NCF Nation: Sean Parker


At the deepest roots of David Shaw’s coaching philosophy is an unwavering belief in run-first football. That's never going to change. Still, that doesn’t mean the Stanford head coach can’t be just a little bit giddy over what his offense -- specifically the passing attack -- has done so far this season.

Fashioned as Tight End U the past couple of years because of the presence of now-NFLers Coby Fleener, Zach Ertz and Levine Toilolo, the Cardinal wide receivers have made their presence felt in 2013 after previously yielding the spotlight to the Tree Amigos in 2011 and Twin Towers in 2012.

Through the first four games of 2012, Stanford receivers had just 26 catches for 256 yards and three touchdowns. As a unit, they had just six receiving touchdowns all year. It’s a different story this season. Through the first four games, Stanford receivers have accounted for 42 catches for 770 yards and nine touchdowns.

“It’s what we started to see in spring last year,” Shaw said. “... We feel like we have these guys ready to impact games. It’s fun to see their hard work pay off and them being viable options for us.”

As a result of the wide receivers taking first chair in the passing game, the tight ends have just three catches for 14 yards and zero touchdowns.

[+] EnlargeDevon Cajuste
AP Photo/Elaine ThompsonDevon Cajuste broke out last week against Washington State with two long TD receptions.
The Cardinal will need all the firepower they can get when they host No. 15 Washington on Saturday. So far it has been Ty Montgomery as the featured receiver. After a strong freshman campaign, Montgomery was hampered by injuries last season. But he has emerged so far with 20 catches for 327 yards and four touchdowns. Devon Cajuste had a breakout performance last week and has 10 catches for 244 yards and three touchdowns on the season. Michael Rector rounds out the crop of receivers who have reached the end zone, catching three balls for 119 yards and two scores.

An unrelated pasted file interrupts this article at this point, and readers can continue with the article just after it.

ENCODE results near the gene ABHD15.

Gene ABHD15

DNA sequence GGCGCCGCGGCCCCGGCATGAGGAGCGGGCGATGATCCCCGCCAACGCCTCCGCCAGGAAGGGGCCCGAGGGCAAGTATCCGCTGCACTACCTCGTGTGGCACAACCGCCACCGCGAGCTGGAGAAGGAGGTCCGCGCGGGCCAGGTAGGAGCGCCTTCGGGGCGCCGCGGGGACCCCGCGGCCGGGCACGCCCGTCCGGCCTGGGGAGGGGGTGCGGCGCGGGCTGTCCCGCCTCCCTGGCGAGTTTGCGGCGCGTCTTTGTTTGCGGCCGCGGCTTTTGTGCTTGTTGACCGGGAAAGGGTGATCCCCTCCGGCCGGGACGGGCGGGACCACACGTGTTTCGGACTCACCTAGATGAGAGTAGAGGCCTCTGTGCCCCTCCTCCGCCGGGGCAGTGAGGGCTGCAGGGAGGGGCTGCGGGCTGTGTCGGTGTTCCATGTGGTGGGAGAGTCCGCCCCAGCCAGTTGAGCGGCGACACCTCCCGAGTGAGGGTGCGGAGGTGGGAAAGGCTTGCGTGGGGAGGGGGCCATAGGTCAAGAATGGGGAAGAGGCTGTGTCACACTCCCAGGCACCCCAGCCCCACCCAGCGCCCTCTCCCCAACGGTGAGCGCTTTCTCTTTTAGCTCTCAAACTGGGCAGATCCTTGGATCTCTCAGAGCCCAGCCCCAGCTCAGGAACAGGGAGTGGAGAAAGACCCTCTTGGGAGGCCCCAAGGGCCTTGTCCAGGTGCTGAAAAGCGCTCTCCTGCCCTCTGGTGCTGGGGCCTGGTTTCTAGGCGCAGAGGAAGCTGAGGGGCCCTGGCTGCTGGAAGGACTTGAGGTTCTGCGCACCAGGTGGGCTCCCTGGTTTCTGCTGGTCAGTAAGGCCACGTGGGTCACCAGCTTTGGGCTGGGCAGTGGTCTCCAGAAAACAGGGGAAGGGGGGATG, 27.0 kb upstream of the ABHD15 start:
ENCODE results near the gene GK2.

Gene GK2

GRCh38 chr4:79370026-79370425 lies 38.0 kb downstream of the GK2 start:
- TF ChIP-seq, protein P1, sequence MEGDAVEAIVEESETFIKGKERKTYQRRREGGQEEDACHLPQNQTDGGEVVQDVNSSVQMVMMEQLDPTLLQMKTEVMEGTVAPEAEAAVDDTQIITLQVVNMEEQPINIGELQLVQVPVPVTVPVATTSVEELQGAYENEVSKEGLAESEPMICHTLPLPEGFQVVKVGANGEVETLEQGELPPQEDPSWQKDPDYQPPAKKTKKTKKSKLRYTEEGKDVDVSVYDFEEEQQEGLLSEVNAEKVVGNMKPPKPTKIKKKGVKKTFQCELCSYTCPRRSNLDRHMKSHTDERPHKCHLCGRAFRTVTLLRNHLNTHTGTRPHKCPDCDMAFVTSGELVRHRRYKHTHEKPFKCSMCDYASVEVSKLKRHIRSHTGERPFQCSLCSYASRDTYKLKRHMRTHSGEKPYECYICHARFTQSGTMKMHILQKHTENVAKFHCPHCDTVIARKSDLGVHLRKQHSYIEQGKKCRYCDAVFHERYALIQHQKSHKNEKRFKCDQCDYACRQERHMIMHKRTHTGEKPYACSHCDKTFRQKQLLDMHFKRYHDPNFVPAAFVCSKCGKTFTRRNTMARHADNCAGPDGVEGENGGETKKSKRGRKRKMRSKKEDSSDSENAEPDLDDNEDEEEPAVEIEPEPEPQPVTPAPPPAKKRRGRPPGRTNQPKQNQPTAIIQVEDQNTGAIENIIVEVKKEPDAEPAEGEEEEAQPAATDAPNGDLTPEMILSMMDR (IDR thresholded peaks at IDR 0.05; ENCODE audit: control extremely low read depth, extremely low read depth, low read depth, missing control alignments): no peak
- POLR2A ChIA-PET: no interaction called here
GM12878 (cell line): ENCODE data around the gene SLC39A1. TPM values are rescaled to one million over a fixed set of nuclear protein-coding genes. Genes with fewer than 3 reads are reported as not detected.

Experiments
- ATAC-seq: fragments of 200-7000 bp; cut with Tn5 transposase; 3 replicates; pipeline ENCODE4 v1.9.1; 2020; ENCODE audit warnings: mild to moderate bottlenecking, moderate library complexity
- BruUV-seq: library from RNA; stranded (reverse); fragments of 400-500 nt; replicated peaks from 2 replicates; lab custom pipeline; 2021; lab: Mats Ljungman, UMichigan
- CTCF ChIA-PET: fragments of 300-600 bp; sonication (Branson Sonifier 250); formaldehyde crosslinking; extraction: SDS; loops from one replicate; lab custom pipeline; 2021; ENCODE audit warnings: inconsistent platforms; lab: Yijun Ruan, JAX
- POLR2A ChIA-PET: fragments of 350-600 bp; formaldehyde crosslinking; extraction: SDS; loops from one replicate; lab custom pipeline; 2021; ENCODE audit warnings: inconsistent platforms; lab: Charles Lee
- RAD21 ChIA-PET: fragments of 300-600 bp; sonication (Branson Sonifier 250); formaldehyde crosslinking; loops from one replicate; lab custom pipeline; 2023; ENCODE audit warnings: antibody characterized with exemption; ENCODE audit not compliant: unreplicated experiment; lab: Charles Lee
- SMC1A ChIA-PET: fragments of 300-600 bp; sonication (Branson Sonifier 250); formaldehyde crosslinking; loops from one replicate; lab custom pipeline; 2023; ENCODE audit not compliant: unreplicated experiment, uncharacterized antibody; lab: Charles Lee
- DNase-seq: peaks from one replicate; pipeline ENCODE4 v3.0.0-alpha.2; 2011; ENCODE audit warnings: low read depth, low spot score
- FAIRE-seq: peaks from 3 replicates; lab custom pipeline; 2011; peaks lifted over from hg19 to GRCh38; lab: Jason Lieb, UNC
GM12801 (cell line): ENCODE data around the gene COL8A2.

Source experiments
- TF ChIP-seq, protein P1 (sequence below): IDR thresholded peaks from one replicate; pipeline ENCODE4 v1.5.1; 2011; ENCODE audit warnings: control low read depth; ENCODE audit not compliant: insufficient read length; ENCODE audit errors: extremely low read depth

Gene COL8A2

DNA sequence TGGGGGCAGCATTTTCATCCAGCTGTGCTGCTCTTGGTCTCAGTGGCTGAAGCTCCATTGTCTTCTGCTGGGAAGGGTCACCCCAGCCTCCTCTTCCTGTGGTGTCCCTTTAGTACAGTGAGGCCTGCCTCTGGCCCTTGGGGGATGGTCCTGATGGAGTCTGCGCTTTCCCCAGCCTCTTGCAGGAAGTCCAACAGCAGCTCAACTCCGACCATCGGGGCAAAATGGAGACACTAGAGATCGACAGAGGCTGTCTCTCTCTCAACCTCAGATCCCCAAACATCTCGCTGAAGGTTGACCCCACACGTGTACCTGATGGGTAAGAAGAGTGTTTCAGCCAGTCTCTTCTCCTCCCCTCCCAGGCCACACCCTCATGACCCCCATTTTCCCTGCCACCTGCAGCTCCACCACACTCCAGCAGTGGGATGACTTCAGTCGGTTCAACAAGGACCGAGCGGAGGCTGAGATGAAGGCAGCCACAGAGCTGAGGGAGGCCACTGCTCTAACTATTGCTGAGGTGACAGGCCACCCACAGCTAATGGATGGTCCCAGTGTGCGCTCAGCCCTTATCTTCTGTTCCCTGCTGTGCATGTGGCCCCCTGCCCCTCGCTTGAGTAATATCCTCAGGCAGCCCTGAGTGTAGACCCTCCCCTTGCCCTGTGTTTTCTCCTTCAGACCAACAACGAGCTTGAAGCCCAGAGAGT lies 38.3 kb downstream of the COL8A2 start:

But it’s not just the increased targeting of receivers -- it’s also the maturation of quarterback Kevin Hogan, who is delivering the downfield strike with precision and efficiency. In last week’s blowout win over Washington State, he threw three touchdowns of 30-plus yards (33, 45 and 57 yards). That doubled Stanford’s number of 30-plus-yard touchdown passes this season and matched the total of big strikes it had all last year.

“He grows a little bit each week,” Shaw said. “We took more downfield passes this week, and he did a good job of finding guys and hitting them in stride. He understands things better. He sees things better. He’s getting more in the flow of the season, and we go into every game knowing that every defense we play is going to give us something we haven’t seen before, and he’s done a good job recognizing it, coming to the sidelines, talking about it and ready to make adjustments.”

Washington’s secondary should provide an ample test. The Huskies have yet to allow a 200-yard passer and have given up only one touchdown through the air all season. Heading into Saturday’s matchup, the Huskies have the top passing defense and pass efficiency defense in the Pac-12.